The solution to this self inflicted pity party starts this today. Although my days of marathon running may be numbered, there is no excuse for this recent malaise. So this lunchtime, I’ll be escaping the office and pounding the pavements of Belfast again. And you are all going to join me. I need to be accountable, motivated and driven when I’m out there battling the elements.

All messages of support and encouragement would be most appreciated between then and now. As my Garmin is playing up I’ll be timing the run on my phone so, in a way, you will be with me every step of the way. All eight miles of it for that’s what I’m aiming for. By documenting my runs on the blog, I know there will be no hiding place for me. Feel free to harass me if I haven’t posted a run in a while.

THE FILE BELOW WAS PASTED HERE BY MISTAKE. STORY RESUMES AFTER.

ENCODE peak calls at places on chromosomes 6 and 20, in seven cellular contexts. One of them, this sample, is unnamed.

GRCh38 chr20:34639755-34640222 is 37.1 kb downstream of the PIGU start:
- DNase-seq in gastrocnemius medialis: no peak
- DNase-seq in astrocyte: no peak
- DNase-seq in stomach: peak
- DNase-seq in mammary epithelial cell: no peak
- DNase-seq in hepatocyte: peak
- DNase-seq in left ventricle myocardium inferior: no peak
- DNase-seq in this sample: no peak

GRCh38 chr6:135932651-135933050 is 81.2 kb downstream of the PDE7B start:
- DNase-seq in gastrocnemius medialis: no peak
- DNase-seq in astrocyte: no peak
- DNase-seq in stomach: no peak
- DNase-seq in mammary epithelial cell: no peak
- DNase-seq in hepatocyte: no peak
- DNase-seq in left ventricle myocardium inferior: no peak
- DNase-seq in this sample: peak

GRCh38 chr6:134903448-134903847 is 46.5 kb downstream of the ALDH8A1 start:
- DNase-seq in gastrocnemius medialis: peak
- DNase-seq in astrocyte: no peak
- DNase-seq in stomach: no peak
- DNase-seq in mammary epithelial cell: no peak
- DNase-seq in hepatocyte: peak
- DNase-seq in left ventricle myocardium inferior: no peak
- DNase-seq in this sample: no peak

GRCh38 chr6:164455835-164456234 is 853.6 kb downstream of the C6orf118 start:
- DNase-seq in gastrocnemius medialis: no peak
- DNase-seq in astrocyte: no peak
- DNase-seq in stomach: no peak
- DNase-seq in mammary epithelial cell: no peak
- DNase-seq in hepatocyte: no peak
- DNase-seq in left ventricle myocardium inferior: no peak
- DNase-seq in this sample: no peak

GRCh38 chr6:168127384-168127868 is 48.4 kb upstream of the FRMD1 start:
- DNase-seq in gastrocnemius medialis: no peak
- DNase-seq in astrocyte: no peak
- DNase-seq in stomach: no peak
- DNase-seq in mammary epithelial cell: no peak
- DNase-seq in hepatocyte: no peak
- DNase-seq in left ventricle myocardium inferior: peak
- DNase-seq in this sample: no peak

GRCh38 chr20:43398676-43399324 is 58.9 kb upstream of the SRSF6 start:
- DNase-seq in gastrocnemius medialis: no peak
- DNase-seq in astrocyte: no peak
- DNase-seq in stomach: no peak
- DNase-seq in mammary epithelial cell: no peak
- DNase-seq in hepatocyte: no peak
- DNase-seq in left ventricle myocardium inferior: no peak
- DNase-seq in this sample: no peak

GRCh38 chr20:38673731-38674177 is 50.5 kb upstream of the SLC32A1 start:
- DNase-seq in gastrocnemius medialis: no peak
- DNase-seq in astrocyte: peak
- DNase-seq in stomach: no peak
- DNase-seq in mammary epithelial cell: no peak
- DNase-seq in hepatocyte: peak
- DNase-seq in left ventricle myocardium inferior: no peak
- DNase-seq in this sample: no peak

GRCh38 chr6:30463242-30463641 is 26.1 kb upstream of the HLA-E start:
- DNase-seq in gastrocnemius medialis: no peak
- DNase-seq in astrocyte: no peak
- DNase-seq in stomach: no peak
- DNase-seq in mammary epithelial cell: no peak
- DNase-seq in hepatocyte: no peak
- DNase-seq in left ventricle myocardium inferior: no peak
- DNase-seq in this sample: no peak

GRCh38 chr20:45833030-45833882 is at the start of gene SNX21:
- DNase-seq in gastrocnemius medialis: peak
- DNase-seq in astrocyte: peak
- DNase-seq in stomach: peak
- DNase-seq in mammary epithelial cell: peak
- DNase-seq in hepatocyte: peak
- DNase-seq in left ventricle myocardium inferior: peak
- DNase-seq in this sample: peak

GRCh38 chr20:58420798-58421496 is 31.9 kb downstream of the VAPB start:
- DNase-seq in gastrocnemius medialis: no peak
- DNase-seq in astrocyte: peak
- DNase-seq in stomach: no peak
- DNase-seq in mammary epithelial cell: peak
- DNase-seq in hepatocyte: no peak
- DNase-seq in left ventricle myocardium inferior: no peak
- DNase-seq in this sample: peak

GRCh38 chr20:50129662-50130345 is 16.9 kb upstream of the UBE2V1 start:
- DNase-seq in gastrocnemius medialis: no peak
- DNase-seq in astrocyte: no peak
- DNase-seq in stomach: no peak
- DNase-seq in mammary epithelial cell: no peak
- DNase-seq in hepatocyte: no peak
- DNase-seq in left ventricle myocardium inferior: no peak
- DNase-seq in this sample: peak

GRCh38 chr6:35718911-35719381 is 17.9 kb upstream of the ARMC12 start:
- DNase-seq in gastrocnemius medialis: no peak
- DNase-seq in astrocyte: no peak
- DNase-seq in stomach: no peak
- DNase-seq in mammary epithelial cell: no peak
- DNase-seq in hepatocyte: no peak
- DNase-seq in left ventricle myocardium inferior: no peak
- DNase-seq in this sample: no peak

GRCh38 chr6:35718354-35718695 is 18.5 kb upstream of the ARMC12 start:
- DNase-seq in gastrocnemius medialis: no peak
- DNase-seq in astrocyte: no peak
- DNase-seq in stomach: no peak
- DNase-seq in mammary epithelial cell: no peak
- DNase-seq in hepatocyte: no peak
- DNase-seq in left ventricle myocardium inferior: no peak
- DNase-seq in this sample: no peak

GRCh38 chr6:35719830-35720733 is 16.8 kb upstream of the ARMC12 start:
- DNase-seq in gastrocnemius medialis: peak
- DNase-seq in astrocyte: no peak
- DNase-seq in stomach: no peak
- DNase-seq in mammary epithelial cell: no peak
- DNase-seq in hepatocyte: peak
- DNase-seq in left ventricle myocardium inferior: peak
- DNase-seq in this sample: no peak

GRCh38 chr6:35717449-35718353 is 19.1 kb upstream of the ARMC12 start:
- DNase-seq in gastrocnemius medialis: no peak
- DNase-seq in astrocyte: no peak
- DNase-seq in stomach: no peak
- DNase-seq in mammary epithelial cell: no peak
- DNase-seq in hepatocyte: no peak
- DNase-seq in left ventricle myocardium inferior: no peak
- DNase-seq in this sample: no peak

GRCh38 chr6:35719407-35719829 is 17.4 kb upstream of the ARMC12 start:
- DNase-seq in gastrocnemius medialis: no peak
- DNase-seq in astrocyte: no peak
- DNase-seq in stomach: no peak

Running is not the most important thing in my life. Far from it. But it is important, as it assists my mental health in such a way that it overflows into so many other areas of it. Without running, I know I am more vulnerable to my ever vigilant OCD. Which nobody wants to see, believe me. So join me on my winter running adventures. I’ll post a run update later with regards today’s challenge.

Will you join me on my running challenge?

Are You A Morning Person?

In our house on weekdays, the alarm normally arouses the adults from blissful sleep at 5:45 am. Routine then kicks in and our weary bodies go onto autopilot. Fionnuala commences the Herculean act of getting a bouncing eleven year old and two zombie teenagers out of the house and on their way to school. Uniforms are ironed, lunches are packed and there is much hollering which would raise the dead, but not seemingly a sixteen year old boy.